Validation: From “You’re on the right track” to “You’re not crazy for trying (or doing or wanting) that!” and everything in between, a strategic thought partner helps to validate the emotions and experiences of teaching.

Perspective: Thought partners can also give us perspective, helping us stay grounded. When we’re in the thick of it, our fight-or-flight response kicks in, raising us to high alert. That can make situations feel dire. But someone else can help us regulate that fight-or-flight response, giving us perspective and helping us calm down. Often what feels like a big deal can be reframed; conversely, a thought partner can further validate the stress, helping us process it and take action.

Energy: Planning, teaching, and assessing expend energy in the mind, body, and soul. A thought partner can energize and reenergize your internal battery by helping you think through situations, brainstorm new and fresh ways of doing, and reflect on the outcomes. Minds coming together to problem-solve and celebrate successes is like a match to a wick.

Inspiration: Taking risks with teaching strategies, resources, and assessments can be frightening. A thought partner can encourage and challenge your thinking, help you set goals, and support you as you work to achieve them. They can provide insight and feedback that feels safe and encouraging.

All of these elements are powerful burnout fighters and can help you keep the fire for education. From this perspective, you cannot afford to not have a trusted thought partner.

The role of school leaders in supporting Thought Partnerships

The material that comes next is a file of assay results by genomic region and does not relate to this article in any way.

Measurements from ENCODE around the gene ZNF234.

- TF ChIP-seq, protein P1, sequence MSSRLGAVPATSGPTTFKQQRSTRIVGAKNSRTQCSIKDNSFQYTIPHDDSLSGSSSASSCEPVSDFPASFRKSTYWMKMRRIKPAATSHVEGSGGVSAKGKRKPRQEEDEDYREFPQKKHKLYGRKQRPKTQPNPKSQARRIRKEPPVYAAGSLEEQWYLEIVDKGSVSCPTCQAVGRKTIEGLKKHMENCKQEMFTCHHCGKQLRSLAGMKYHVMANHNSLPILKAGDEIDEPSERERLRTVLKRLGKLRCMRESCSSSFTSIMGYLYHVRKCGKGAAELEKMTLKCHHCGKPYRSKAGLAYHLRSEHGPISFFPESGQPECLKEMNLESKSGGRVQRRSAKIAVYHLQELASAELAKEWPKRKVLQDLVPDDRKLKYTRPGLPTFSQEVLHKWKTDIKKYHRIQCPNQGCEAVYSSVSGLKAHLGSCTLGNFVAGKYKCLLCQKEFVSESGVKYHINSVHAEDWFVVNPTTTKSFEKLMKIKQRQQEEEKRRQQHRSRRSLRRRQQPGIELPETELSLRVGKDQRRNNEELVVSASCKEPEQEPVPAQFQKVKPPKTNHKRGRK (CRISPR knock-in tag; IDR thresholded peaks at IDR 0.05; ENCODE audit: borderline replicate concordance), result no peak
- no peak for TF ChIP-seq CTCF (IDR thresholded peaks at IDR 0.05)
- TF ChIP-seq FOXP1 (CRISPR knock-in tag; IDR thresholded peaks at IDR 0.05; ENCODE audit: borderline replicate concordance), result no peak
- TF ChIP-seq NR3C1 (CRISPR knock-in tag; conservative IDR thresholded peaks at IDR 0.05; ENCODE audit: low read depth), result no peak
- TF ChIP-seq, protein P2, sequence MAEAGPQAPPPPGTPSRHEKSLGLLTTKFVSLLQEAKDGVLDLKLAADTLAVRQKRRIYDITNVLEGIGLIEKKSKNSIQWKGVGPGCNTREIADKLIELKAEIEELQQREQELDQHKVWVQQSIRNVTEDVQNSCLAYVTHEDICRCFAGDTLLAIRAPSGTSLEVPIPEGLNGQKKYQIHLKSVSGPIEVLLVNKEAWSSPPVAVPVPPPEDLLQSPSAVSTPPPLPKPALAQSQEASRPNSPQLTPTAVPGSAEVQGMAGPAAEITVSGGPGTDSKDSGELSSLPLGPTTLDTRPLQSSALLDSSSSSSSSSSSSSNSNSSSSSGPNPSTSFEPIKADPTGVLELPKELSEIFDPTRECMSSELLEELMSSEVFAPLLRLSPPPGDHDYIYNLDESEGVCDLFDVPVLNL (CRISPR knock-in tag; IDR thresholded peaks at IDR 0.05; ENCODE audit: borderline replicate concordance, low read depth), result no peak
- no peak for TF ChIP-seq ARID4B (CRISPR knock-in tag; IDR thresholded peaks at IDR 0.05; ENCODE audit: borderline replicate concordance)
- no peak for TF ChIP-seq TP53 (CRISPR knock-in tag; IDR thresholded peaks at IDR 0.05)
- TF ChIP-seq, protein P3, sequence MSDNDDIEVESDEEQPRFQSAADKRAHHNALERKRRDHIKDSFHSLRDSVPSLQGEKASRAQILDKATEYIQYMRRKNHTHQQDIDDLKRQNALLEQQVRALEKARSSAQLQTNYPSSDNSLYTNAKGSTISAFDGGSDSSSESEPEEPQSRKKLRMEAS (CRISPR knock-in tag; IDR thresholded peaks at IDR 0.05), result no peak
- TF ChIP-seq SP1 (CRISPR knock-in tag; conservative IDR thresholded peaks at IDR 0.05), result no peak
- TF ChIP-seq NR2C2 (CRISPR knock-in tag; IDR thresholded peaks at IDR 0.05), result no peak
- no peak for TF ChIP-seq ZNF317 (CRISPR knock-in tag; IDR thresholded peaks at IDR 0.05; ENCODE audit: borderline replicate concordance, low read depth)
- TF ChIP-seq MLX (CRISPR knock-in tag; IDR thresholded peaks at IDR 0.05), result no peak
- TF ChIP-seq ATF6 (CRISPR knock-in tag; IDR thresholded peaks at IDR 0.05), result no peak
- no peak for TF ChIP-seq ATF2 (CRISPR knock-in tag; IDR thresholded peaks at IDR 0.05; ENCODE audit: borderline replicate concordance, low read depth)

A great thought partner can be revitalizing and empowering and could literally keep an educator in the profession. How can district leaders leverage this (basically) free resource?

Honor thought partner time: Provide this as an option for professional development. Create a PD menu board and include thought partners as an option for growing skills. You can build accountability with a simple reflection log.

Host masterminds: An education mastermind is a small group of educators who talk about teaching, solve problems together, learn from one another, and share resources and ideas. Another PD option, monthly group masterminds is a wonderful way to connect with like-minded educators.

Encourage educators to attend PD outside the district: Provide substitutes, stipends, and resources to find the best PD. While qualified subs are always hard to find, having to replace a burned-out teacher is even harder.

Highlight the power of thought partners: When staff attend PD, ask them who they met and what they learned. A way to do this could be to host a brown bag lunch where staff are invited to formally or informally share their experience and reflect on their learning.

As part of your PD system, provide opportunities for staff to share PD inspiration with colleagues, including identifying thought partners who helped. This adds further accountability while also offering inspiration. Model this as a district or building leader by speaking openly about the people who fuel you as an educator, highlighting the inspiration you garner from those in your building and the thought partners you encounter or have connected with via readings, trainings, meetings, and other learning opportunities.

Educators are stronger together, and when they grow together, it can be a powerful influence on teaching and learning. We know the value of building relationships with and among students. How could we not benefit from building relationships with other educators? Seeking out a thought partner is a great way to stoke your fire for teaching and can fend off isolation and burnout. Energizing and inspiring each other can be the most valuable and most powerful professional development experience you can create.